His record was defined by enlightened innovation, instituting first-in-the-nation laws on everything from seat belt use to acid rain controls, the state's first significant ethics laws for public officials, the law requiring the application of generally accepted accounting principles to the state’s budget and the first state statute requiring regular and independent audits of all executive agencies, including the Comptroller’s Office, the State Inspector General’s Office, and his own Office of the Governor. The Seat Belt Law has since been adopted by every state in the Union and has proven to have saved thousands of lives.
Having designated a total of 112 judges, Governor Cuomo also set a new standard for both diversity and judicial achievement on the state's highest court, appointing all seven members of New York's highly regarded Court of Appeals, including the first and second women judges, the first black, the first Hispanic and the first woman to serve as Chief Judge.
Since leaving public office, Governor Cuomo has returned to the practice of law, as a Partner and now Of Counsel in the New York office of the international firm of Willkie Farr & Gallagher LLP, advising public companies, boards of directors and audit committees on issues of corporate governance and financial reporting, and has engaged in a broader practice specializing in national and international corporate law. He continues to pursue his wide-ranging interest in public policy, writing and appearing as a guest commentator on radio.
Richard Haass is president of the Council on Foreign Relations, a position he has held since July 2003. The Council on Foreign Relations is an independent, nonpartisan membership organization, think tank, and publisher dedicated to being a resource for its members, government officials, business executives, journalists, educators and students, civic and religious leaders, and other interested citizens in order to help them better understand the world and the foreign policy choices facing the United States and other countries.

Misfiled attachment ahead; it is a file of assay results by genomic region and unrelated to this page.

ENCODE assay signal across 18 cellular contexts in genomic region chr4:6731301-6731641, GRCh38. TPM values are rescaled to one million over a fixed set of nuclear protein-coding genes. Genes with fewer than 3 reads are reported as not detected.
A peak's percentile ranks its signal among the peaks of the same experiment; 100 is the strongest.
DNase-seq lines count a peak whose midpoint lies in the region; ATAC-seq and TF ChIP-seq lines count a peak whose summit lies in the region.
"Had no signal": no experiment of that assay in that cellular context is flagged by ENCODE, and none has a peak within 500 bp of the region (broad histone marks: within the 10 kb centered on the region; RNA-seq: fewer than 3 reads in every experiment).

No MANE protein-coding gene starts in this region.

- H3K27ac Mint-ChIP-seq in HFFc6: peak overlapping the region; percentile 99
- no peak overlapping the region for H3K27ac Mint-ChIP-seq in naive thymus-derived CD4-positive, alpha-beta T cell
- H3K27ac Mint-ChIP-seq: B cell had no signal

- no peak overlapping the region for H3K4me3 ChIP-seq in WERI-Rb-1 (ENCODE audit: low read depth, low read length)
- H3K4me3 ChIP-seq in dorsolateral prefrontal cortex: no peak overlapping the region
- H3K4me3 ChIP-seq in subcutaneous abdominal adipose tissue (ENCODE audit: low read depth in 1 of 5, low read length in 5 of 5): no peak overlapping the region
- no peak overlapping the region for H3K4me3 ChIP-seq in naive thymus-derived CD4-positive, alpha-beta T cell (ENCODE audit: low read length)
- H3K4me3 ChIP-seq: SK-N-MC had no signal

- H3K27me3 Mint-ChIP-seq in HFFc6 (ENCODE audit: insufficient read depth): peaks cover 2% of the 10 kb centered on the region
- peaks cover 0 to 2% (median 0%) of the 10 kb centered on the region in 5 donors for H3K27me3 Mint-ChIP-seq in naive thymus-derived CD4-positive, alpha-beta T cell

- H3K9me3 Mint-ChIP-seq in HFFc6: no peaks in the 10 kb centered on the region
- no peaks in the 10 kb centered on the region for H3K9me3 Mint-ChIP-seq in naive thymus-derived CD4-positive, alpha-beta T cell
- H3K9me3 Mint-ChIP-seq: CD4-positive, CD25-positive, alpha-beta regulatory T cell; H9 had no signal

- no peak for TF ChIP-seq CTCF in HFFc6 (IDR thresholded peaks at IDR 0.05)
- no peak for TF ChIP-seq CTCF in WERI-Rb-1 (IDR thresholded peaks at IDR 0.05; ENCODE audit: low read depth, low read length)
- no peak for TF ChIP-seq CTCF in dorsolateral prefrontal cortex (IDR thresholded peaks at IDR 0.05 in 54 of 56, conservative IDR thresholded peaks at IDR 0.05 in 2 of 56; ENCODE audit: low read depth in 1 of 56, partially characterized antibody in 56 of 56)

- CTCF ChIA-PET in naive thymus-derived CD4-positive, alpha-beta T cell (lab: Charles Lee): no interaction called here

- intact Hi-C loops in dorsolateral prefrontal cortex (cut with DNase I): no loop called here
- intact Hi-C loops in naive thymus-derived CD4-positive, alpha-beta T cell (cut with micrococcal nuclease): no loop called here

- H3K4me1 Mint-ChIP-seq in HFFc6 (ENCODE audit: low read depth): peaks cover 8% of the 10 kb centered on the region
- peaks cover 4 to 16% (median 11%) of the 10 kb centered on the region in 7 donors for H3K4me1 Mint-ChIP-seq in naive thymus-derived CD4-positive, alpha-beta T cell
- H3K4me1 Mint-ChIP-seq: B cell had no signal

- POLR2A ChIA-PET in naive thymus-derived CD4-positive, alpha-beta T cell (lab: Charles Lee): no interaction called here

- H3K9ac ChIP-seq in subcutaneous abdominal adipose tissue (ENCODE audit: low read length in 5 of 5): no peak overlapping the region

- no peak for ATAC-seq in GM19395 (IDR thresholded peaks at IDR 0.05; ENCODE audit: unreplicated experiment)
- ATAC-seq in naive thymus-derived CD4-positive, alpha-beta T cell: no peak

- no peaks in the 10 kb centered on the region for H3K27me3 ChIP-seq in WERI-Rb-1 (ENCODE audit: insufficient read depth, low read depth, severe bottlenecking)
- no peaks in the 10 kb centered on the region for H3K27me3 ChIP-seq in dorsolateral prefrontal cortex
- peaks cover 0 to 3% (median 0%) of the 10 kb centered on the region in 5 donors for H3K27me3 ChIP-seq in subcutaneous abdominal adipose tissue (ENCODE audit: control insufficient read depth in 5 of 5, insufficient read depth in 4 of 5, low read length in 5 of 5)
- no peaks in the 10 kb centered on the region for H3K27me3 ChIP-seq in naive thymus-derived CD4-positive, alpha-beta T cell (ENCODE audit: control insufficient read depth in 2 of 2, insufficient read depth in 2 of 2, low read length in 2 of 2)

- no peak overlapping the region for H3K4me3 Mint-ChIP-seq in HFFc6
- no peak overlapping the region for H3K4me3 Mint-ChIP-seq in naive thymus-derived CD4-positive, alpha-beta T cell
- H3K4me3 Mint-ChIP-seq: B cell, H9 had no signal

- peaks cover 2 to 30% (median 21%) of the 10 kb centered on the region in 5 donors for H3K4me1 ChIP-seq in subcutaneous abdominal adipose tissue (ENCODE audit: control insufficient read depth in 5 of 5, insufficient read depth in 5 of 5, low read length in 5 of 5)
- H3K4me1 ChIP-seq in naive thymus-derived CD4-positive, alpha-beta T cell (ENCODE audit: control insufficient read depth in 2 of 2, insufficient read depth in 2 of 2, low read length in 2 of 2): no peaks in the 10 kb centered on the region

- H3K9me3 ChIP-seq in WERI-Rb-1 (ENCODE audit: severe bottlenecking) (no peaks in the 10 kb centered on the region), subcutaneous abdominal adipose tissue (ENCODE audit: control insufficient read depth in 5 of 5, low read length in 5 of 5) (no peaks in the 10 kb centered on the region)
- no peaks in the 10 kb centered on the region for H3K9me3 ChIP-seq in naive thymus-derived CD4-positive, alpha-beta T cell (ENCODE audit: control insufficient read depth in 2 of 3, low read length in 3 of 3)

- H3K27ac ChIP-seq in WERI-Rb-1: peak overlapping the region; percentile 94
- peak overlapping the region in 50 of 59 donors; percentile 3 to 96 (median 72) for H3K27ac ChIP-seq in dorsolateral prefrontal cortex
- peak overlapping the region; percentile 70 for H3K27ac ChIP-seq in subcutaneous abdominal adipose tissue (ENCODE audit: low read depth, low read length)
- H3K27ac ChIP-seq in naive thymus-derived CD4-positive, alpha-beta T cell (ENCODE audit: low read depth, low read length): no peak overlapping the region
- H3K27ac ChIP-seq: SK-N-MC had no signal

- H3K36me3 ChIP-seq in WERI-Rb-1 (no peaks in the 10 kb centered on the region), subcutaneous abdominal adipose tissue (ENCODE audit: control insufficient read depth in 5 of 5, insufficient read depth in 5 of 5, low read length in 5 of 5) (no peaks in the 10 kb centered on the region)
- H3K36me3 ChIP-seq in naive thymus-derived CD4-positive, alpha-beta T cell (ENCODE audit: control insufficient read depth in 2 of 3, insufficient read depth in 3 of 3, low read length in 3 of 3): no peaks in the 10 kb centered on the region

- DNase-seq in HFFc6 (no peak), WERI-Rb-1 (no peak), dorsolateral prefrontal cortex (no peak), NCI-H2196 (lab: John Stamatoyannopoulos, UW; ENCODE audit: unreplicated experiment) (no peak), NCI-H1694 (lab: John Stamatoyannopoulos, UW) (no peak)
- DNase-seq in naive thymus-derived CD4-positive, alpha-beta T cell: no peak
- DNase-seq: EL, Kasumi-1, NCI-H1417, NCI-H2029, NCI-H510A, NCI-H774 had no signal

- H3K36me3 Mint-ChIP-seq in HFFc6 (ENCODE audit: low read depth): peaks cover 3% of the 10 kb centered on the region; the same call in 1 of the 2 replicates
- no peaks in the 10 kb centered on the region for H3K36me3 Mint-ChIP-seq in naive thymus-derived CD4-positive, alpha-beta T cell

Dr. Haass is the author or editor of 10 books on American foreign policy. His most recent book, The Opportunity: America's Moment to Alter History's Course, was published by Public Affairs. He is also the author of one book on management: The Bureaucratic Entrepreneur: How to Be Effective in Any Unruly Organization.
From January 2001 to June 2003, Dr. Richard Haass was director of policy planning for the Department of State, where he was a principal adviser to Secretary of State Colin Powell. Confirmed by the U.S. Senate to hold the rank of ambassador, Dr. Haass also served as U.S. coordinator for policy toward the future of Afghanistan and was the lead U.S. government official in support of the Northern Ireland peace process. For his efforts, he received the State Department’s Distinguished Honor Award.
Dr. Haass has extensive additional government experience. From 1989 to 1993, he was special assistant to President George H. W. Bush and senior director for Near East and South Asian affairs on the staff of the National Security Council. In 1991, Dr. Haass was awarded the Presidential Citizens Medal for his contributions to the development and articulation of U.S. policy during Operations Desert Shield and Desert Storm. Previously, he served in the Departments of State (1981-85) and Defense (1979-80) and was a legislative aide in the U.S. Senate. Dr. Haass also was vice president and director of foreign policy studies at the Brookings Institution, the Sol M. Linowitz visiting professor of international studies at Hamilton College, a senior associate at the Carnegie Endowment for International Peace, a lecturer in public policy at Harvard University’s John F. Kennedy School of Government, and a research associate at the International Institute for Strategic Studies.